For example, we know this book exist, because we can see the book and also we can feel the book. However, according to Descartes, because these five senses cannot be proven, therefore there is a possibility that the book does not exist. Then what can be said to exist with certainty? Descartes stated that he found himself thinking to the answer to this question of "what does exist" therefore he came up with the idea of "I think therefore I am".

    • Word count: 1536
  21. Is knowledge in mathematics and other Areas of Knowledge dependent on culture to the same degree and in the same ways?

    Culture plays a major role in shaping our knowledge as individuals and as a society but each area of knowledge and the strands of those areas are influenced by culture in a different way. Math is usually considered a 'universal' language that everyone is about to communicate with not matter what your cultural background is. For example, Pythagoras's theorem was said to be discovered by Pythagoras in the sixth century B.C. However, archeological finds show that in Ancient Iraq and in China, prior to Pythagoras, the same theorem appeared to be discovered.

    • Word count: 1553
  22. We see and understand things not as they are but as we are. Discuss this claim in relation to at least two ways of knowing.

    We see the nature of the world by our eyes. Although light rays are reflected from the surfaces of objects in the outside world, we still can see a different thing from various perceptions. Perception is what we believe through the sense of sight and what we are imposed by the external world. Normally, whatever we have observed, the message is always transferred to our brains, seeing as interpretation. For example, John, the man who has visual agnosia, he cannot recognise himself in the mirror and either his wife and or his children, he lives in a world of detail, of lines and shapes, but these lines and shapes are without orders, without structure.

    • Word count: 1562
  23. In order to understand the truth, we must understand the filters of how we perceive the world.

    The more general ones include things such as religion, language and gender. Religion becomes a filter because there are so many different religions, so when it comes to opinions on ideas such as science or statements made towards the "real god" (or other statements concerning religious ethics etc.) of course all those people who are passionate about religion will debate against science and the "real god" because they use religion as a filter, twisting their opinion into the way they perceive the world through the filter of religion. In terms of language, language is more or less similar to religion.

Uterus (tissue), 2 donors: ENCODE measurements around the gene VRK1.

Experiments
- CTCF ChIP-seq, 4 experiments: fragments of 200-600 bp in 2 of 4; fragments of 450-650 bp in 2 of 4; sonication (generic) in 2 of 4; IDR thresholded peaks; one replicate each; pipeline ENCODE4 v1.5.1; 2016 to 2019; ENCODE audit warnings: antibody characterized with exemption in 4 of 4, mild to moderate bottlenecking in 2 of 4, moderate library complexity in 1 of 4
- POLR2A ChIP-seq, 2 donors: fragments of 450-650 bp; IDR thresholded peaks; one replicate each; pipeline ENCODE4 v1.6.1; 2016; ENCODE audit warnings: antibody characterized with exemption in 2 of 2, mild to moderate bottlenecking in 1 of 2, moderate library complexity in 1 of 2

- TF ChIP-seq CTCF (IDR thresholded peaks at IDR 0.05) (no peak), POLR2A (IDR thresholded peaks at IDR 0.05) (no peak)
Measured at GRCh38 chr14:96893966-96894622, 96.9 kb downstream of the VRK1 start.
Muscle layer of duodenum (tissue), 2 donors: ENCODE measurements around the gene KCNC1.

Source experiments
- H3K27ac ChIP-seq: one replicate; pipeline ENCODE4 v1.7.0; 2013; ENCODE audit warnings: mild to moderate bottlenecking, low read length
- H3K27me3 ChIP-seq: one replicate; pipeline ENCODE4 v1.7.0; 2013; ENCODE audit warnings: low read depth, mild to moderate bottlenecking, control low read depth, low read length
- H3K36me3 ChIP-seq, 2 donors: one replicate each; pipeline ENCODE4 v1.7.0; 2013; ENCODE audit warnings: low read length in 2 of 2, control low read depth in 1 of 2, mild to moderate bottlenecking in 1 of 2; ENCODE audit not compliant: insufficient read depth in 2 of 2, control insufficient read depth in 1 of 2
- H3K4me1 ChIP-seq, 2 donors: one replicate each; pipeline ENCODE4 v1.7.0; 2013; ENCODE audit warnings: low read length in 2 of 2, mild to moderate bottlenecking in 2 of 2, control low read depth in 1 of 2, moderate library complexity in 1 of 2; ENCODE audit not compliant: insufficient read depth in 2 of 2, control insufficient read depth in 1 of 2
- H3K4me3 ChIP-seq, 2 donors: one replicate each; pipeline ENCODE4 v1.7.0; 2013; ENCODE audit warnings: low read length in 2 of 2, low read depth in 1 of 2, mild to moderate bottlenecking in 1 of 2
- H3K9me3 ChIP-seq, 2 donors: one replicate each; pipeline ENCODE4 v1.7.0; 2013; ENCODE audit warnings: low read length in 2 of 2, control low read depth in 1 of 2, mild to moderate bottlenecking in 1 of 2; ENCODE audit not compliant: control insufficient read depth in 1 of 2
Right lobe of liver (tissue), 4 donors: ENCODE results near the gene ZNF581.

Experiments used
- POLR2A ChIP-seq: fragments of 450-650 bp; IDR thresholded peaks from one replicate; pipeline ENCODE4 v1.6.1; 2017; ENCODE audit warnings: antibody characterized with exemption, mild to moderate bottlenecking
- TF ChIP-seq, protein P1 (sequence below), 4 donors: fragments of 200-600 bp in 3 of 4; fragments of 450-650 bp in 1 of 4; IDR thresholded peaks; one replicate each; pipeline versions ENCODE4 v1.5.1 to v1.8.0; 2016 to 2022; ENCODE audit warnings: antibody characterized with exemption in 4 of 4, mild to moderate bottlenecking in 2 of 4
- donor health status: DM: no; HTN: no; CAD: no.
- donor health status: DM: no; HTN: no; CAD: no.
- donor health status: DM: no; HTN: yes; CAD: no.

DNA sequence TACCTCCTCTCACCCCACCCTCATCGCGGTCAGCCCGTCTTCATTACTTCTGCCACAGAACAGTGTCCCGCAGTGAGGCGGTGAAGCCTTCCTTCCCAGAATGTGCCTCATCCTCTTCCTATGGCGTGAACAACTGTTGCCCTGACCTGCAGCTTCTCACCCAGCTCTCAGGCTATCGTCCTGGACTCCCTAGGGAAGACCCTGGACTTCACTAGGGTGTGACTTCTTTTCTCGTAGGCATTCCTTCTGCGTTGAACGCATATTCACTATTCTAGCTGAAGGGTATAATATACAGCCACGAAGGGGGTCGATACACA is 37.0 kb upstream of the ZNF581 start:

• Word count: 1046
  24. Comparing Flatland and Plato's analogy of the cave.

    The circle becomes so large it is about to fill the living room of the man in Flatland. He is terrified because he does not understand what is happening. All of the laws of science which state that matter cannot be created nor destroyed are being violated. What he sees is for him a true miracle. Just as he is about to run in panic from the room, the sphere reaches its equator, passes its equator, and gradually sinks out of the plane.

    • Word count: 1413
  25. Vemos y entendemos las cosas tal como somos, no tal como son

    Son las mismas formas de conocer las que nos hacen ver y entender las cosas tal como somos y no como son. La percepci�n sensorial se lleva a cabo por los est�mulos que producen nuestros sentidos y a trav�s de estos logramos conocer, y es por esto que nuestros sentidos afectan en que no podamos ver las cosas de la misma manera. Por ejemplo, nosotros vemos el mundo lleno de colores, vemos alrededor de 20 millones de colores diferentes, y todo esto gracias a las c�lulas sensoriales de la retina, los conos con los cuales nos permiten percibir la luz roja, verde y azul.

    • Word count: 1014

Marked by a teacher

This document has been marked by one of our great teachers. You can read the full teachers notes when you download the document.

Peer reviewed

This document has been reviewed by one of our specialist student essay reviewing squad. Read the full review on the document page.

Peer reviewed

This document has been reviewed by one of our specialist student document reviewing squad. Read the full review under the document preview on this page.